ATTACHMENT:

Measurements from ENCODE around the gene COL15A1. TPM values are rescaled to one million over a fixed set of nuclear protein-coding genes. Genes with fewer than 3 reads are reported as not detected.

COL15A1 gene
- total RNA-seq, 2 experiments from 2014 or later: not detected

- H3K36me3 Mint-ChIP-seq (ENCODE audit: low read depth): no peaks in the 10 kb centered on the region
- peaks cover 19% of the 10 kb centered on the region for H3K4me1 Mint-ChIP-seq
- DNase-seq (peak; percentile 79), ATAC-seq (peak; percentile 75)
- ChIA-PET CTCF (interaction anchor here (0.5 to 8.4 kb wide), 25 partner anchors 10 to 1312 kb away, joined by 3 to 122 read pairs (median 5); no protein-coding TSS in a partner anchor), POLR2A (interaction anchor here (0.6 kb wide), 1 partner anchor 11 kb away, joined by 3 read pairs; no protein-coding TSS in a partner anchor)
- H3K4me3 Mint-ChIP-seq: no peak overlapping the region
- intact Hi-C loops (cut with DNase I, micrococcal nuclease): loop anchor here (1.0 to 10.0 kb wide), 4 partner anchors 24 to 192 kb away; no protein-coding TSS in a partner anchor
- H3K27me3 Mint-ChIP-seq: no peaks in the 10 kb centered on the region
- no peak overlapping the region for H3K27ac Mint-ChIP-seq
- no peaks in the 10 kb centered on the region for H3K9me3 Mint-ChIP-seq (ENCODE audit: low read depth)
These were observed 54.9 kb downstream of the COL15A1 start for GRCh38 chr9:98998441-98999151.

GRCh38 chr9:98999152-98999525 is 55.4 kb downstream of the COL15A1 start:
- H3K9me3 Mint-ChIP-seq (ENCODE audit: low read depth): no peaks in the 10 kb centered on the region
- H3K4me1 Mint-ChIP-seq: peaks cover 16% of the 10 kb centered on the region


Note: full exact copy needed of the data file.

Measurements from ENCODE around the gene COL15A1. TPM values are rescaled to one million over a fixed set of nuclear protein-coding genes. Genes with fewer than 3 reads are reported as not detected.

COL15A1 gene
- total RNA-seq, 2 experiments from 2014 or later: not detected

- H3K36me3 Mint-ChIP-seq (ENCODE audit: low read depth): no peaks in the 10 kb centered on the region
- peaks cover 19% of the 10 kb centered on the region for H3K4me1 Mint-ChIP-seq
- DNase-seq (peak; percentile 79), ATAC-seq (peak; percentile 75)
- ChIA-PET CTCF (interaction anchor here (0.5 to 8.4 kb wide), 25 partner anchors 10 to 1312 kb away, joined by 3 to 122 read pairs (median 5); no protein-coding TSS in a partner anchor), POLR2A (interaction anchor here (0.6 kb wide), 1 partner anchor 11 kb away, joined by 3 read pairs; no protein-coding TSS in a partner anchor)
- H3K4me3 Mint-ChIP-seq: no peak overlapping the region
- intact Hi-C loops (cut with DNase I, micrococcal nuclease): loop anchor here (1.0 to 10.0 kb wide), 4 partner anchors 24 to 192 kb away; no protein-coding TSS in a partner anchor
- H3K27me3 Mint-ChIP-seq: no peaks in the 10 kb centered on the region
- no peak overlapping the region for H3K27ac Mint-ChIP-seq
- no peaks in the 10 kb centered on the region for H3K9me3 Mint-ChIP-seq (ENCODE audit: low read depth)
These were observed 54.9 kb downstream of the COL15A1 start for GRCh38 chr9:98998441-98999151.

GRCh38 chr9:98999152-98999525 is 55.4 kb downstream of the COL15A1 start:
- H3K9me3 Mint-ChIP-seq (ENCODE audit: low read depth): no peaks in the 10 kb centered on the region
- H3K4me1 Mint-ChIP-seq: peaks cover 16% of the 10 kb centered on the region